Do not pass go
Did you know that 270 people filed tax returns on Christmas Day last year? It is one of those fascinating facts that would merit turning up in your Christmas cracker. Now it's not that the Wealthy Teacher is suggesting for one minute that you should consider doing the same - even HM Revenue and Customs is mildly amused by the devotion to duty shown by a handful of its "customers".
But setting aside a little time over the next couple of weeks to put your financial house in order would give you a head start come January. After all, what is the point of having fantastic New Year's resolutions, if you are still trying to disentangle yourself from last year's myriad financial arrangements?
First, the dreaded credit cards. Check how many you have and, more importantly, how much you owe. Don't get caught out with a late payment charge at this busy time of year. If your bill doesn't have to be paid until December 22, don't leave it until the last minute. Chances are you will be so busy - and so happy to be on holiday - you'll forget.
Are there any cards you no longer use? Make sure you close them down before Christmas Day. Don't forget, even if you are not using the card, the available credit is still there and this can adversely affect your credit rating.
You might find that this available credit blocks a mortgage application or stops you switching your Christmas spending to a 0 per cent card in the New Year.
The same goes for store cards. Be ruthless with them. Pay off what is owing and ditch the ones you only use occasionally. This is a simple way of streamlining your outgoings.
Second, check your bank account for any direct debits or standing order arrangements you no longer require. Again, make sure they are cancelled from your account. You can do this easily online with most banks.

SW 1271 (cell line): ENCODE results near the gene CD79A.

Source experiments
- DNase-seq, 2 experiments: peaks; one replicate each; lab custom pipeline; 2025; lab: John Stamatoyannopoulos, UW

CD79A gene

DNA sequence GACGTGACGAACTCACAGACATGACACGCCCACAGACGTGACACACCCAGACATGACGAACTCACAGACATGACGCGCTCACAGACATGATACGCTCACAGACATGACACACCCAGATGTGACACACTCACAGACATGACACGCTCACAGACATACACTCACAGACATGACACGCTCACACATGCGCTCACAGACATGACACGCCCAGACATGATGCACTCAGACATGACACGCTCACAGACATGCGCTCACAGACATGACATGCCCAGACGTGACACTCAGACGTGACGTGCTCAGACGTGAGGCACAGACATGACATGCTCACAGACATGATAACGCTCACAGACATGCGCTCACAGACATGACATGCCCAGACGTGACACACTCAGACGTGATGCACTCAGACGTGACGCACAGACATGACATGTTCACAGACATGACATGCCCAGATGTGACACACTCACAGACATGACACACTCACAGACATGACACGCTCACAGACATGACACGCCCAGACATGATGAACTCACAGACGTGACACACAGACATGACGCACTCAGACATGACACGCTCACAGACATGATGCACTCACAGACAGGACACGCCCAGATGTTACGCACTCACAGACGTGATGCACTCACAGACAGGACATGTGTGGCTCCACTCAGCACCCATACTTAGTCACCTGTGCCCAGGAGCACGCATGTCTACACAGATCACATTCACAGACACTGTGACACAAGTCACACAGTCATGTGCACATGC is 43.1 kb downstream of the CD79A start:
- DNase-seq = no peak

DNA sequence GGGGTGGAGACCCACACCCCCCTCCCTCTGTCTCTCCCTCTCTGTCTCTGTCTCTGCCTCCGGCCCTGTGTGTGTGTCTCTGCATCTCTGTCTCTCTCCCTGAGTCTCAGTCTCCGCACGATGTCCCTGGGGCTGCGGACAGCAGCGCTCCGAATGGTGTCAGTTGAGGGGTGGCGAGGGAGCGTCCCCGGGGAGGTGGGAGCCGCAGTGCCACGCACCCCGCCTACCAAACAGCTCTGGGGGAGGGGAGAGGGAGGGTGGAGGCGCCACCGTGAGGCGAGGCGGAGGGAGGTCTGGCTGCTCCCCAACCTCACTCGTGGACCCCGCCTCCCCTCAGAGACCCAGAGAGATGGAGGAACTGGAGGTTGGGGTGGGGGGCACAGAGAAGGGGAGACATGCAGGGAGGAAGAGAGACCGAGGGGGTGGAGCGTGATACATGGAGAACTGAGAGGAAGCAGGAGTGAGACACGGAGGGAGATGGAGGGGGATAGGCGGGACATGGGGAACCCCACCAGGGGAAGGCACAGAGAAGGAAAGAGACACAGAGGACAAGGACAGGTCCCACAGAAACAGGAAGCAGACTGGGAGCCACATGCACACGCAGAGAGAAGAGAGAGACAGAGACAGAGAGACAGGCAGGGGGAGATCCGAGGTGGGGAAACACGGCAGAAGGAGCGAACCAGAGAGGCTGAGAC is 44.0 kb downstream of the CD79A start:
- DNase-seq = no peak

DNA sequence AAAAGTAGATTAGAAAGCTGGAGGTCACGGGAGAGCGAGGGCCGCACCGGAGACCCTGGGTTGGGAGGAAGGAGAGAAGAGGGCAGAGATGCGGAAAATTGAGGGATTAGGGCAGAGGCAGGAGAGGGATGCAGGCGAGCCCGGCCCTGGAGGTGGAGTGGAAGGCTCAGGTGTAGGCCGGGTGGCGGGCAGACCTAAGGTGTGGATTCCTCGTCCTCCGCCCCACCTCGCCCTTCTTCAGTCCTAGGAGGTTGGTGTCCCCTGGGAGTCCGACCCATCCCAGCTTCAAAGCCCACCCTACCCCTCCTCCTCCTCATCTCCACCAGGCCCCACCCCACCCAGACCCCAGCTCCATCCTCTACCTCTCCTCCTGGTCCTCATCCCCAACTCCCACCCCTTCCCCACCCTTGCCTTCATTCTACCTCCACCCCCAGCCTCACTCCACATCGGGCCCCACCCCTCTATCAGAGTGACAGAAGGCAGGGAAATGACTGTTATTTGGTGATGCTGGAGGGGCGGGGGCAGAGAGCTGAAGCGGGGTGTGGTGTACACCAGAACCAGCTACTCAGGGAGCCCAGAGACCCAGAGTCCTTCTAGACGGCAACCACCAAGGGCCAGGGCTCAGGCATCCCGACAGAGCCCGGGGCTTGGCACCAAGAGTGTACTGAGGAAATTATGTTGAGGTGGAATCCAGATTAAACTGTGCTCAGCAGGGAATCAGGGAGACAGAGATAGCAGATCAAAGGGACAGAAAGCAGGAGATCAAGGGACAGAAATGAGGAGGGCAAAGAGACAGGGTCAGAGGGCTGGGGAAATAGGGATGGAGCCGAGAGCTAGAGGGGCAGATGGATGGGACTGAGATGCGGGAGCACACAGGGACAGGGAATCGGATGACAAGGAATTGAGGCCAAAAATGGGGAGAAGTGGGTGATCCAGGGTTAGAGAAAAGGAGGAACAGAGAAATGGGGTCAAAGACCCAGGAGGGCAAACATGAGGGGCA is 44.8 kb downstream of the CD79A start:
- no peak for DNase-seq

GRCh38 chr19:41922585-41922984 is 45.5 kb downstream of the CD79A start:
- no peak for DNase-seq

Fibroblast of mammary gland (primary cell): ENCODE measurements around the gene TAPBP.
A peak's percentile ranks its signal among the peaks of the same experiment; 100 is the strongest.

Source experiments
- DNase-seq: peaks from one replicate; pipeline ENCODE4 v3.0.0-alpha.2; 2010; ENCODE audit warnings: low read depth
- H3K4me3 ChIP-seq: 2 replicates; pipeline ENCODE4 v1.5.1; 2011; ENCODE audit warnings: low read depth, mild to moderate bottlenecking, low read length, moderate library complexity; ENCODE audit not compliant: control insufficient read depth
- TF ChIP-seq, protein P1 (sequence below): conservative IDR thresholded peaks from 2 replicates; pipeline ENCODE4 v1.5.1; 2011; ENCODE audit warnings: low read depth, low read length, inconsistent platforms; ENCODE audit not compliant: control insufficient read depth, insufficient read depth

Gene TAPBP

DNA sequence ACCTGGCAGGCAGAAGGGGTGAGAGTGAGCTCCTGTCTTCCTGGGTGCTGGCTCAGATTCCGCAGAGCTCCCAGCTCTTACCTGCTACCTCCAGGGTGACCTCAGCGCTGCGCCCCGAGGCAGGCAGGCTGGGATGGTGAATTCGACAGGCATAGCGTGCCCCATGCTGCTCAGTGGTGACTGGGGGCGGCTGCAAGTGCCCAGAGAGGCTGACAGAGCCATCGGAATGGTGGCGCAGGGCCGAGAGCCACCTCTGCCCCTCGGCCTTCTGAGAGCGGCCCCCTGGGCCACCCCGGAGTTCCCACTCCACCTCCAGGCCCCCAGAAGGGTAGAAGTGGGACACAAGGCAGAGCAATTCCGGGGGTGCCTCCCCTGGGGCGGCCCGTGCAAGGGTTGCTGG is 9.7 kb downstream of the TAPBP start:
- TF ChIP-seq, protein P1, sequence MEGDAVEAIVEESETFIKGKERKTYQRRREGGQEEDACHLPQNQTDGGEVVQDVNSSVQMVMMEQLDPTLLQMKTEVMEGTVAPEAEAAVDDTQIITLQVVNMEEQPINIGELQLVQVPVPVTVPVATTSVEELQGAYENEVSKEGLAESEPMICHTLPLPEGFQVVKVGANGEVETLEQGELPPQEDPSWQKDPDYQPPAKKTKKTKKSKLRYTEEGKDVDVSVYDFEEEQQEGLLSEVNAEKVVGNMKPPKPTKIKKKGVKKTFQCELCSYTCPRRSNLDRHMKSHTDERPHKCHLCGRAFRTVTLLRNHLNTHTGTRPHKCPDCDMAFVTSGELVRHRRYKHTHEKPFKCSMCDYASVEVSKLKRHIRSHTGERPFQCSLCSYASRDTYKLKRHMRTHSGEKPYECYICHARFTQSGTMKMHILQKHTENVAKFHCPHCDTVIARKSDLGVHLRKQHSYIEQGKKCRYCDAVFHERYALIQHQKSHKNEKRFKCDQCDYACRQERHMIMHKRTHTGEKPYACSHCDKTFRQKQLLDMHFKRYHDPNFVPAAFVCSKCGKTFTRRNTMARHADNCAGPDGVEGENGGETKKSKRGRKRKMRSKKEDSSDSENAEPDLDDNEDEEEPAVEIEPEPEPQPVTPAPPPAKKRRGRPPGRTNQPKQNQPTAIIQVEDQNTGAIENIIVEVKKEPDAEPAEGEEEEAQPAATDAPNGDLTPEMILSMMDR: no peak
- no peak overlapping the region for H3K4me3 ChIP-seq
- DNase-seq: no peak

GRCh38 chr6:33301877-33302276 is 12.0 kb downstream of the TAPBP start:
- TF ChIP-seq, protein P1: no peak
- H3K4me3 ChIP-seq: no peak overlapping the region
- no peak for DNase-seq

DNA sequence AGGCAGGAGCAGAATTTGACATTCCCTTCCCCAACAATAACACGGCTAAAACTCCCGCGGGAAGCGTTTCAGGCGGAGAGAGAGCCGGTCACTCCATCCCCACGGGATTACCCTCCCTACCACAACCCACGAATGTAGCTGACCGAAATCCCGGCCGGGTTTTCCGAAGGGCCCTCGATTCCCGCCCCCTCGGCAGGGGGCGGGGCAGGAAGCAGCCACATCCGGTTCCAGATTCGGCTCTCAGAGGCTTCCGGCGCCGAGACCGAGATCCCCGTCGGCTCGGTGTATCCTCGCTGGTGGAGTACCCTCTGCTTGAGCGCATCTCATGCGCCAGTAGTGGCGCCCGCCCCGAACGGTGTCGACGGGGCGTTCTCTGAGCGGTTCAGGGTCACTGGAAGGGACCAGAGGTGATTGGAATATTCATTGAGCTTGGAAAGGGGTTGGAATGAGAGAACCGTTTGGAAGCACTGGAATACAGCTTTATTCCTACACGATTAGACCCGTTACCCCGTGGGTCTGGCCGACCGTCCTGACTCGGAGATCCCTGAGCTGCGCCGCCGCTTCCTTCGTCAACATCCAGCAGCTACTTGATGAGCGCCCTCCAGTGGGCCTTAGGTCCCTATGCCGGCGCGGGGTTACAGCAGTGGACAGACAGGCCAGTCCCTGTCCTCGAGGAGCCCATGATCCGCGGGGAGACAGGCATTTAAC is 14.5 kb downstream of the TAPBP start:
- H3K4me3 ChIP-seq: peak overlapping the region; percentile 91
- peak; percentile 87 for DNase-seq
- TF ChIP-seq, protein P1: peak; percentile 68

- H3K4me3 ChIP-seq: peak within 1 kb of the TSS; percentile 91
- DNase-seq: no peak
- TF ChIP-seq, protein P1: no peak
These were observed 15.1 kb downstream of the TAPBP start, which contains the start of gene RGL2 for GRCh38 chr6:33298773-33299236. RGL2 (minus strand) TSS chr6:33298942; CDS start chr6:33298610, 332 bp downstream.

Work out exactly what you have spent in the run up to Christmas. If you had a budget and you are within it, then well done. If you've splashed out a little too much on the seasonal trimmings, work out just how much you will need to set aside from January's pay packet to get yourself back in the black.
If your spending is on a 0 per cent credit card, check when that offer runs out and look at www.moneyfacts.co.uk to tee up another 0 per cent card to switch to in the New Year.
Third, if you have a fixed-rate mortgage, check when your current deal ends and make a date in your diary to start shopping around for a new one a good two months before.
If you are on a standard variable rate you are probably paying out far more than you need to. For the best fixed rates see www.moneyfacts.co.uk or www.fool.co.uk. If you haven't time now, put a date in your diary for the second week of January to sort it out then.
Fourth, how is your filing and shredding? Try and empty the in-tray and get everything filed away before Christmas so you can start the New Year with a clean sweep.
Shred what is no longer needed. If you are running a business as well as teaching, keep statements for six years. Otherwise you just need to keep them for two.
Check when your travel insurance runs out: is it part of your bank package? Make sure that you know when your home and contents insurance is coming up for renewal and pop that date in your diary, too.
If you are planning to travel with the family over the New Year, check that your Family Railcard is still valid. If not, see www.nationalrail.co.uk for prices and special offers.
If you are really serious about a big financial makeover in January, then find yourself a financial adviser at www.unbiased.co.uk, the official website for IFA Promotion, the industry body responsible for promoting independent financial advisers. Make a date for mid-January.
As for that tax return, if you are a self-assessment taxpayer, you will need to file it before January 31 or pay a pound;100 fine. That is a task best not put off. Don't leave it until Christmas Day, unless you badly need to escape the relatives. Fill it in now by registering at www.hmrc.co.uk and file online.
On December 25 itself, restrict your financial dealings to the Monopoly board. A Christmas tipple or two can seriously skew your handling of statistical data.
Instead, enjoy being the proud owner of Park Lane, raise a glass to the taxman and feel smug about getting your finances in order well before Santa has had a chance to get home to Reindeerland.